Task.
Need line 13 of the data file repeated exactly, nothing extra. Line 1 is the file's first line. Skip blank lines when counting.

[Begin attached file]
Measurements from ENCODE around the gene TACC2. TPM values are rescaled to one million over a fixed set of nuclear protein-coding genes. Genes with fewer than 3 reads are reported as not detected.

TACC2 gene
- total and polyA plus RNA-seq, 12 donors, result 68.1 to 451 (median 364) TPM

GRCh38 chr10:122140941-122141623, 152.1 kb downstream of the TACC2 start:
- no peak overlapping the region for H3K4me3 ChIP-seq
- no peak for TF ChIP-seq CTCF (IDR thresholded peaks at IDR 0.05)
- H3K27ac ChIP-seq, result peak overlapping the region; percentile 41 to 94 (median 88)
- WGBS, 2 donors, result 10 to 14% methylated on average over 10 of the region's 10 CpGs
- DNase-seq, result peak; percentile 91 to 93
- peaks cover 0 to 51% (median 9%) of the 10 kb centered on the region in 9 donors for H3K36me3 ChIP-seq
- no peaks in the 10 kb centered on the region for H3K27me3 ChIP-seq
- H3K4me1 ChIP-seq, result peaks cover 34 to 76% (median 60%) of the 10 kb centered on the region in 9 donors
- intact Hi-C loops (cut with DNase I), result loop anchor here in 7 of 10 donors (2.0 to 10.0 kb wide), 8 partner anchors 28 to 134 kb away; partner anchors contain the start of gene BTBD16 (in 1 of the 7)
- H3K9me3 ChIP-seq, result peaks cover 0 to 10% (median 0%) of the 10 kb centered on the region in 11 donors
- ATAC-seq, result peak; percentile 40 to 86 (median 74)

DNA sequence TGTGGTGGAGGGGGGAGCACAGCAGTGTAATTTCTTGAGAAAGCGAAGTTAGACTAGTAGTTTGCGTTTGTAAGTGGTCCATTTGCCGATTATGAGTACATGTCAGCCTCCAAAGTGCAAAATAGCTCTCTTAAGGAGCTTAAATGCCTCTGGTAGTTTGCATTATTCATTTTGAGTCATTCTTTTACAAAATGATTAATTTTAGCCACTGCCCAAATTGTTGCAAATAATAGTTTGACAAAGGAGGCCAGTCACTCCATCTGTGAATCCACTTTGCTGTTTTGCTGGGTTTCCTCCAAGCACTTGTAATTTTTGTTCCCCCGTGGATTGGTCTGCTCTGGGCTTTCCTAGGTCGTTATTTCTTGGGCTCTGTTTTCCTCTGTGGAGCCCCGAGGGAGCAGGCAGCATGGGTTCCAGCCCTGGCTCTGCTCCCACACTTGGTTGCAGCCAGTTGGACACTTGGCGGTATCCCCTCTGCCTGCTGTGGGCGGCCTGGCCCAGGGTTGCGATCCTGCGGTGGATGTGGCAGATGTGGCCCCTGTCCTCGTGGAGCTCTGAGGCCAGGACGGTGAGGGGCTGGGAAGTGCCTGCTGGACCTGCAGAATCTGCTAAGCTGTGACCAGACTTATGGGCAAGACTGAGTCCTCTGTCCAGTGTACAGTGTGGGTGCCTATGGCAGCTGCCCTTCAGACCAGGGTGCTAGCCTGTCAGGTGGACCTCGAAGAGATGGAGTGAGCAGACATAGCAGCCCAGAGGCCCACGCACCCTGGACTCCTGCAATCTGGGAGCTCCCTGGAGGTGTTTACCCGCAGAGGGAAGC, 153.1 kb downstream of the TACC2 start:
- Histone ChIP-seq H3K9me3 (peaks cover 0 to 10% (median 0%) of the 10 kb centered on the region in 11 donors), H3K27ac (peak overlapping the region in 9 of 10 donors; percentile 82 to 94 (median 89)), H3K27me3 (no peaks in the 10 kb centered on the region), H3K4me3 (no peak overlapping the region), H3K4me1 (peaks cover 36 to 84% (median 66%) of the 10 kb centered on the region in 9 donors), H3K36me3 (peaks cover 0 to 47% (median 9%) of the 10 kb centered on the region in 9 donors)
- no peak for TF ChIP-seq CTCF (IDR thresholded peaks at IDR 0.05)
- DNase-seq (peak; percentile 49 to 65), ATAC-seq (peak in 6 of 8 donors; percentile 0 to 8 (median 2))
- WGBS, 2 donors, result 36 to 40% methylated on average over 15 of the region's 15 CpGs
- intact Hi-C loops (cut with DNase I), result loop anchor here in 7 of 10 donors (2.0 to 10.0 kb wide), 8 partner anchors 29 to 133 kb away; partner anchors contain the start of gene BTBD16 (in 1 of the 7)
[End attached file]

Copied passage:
- intact Hi-C loops (cut with DNase I), result loop anchor here in 7 of 10 donors (2.0 to 10.0 kb wide), 8 partner anchors 28 to 134 kb away; partner anchors contain the start of gene BTBD16 (in 1 of the 7)